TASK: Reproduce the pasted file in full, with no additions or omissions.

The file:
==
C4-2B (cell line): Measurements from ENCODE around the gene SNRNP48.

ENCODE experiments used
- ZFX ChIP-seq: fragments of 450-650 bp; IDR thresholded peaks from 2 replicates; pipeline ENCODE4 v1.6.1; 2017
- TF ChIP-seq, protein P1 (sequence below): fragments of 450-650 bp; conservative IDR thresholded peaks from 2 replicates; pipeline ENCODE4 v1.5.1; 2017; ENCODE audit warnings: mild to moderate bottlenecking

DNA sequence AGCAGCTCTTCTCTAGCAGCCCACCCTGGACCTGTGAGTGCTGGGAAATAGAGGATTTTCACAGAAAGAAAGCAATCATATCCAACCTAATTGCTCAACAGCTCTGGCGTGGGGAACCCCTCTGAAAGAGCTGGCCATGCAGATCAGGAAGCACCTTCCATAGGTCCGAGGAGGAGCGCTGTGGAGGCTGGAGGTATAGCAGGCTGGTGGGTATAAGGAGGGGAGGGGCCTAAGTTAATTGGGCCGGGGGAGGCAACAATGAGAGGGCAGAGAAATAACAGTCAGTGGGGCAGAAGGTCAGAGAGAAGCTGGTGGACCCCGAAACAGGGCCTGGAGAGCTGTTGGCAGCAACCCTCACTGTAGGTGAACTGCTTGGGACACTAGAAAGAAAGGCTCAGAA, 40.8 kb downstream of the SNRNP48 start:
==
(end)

C4-2B (cell line): Measurements from ENCODE around the gene SNRNP48.

ENCODE experiments used
- ZFX ChIP-seq: fragments of 450-650 bp; IDR thresholded peaks from 2 replicates; pipeline ENCODE4 v1.6.1; 2017
- TF ChIP-seq, protein P1 (sequence below): fragments of 450-650 bp; conservative IDR thresholded peaks from 2 replicates; pipeline ENCODE4 v1.5.1; 2017; ENCODE audit warnings: mild to moderate bottlenecking

DNA sequence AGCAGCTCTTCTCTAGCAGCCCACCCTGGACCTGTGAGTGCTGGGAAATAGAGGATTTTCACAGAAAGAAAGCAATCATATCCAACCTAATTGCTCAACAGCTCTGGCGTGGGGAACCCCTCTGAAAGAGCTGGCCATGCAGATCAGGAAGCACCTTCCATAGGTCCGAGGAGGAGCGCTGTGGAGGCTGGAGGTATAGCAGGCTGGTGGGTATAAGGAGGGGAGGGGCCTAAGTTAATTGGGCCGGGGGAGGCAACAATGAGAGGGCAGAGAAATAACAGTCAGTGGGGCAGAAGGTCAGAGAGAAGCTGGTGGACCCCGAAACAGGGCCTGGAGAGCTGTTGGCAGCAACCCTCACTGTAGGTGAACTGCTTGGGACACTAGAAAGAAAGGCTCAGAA, 40.8 kb downstream of the SNRNP48 start: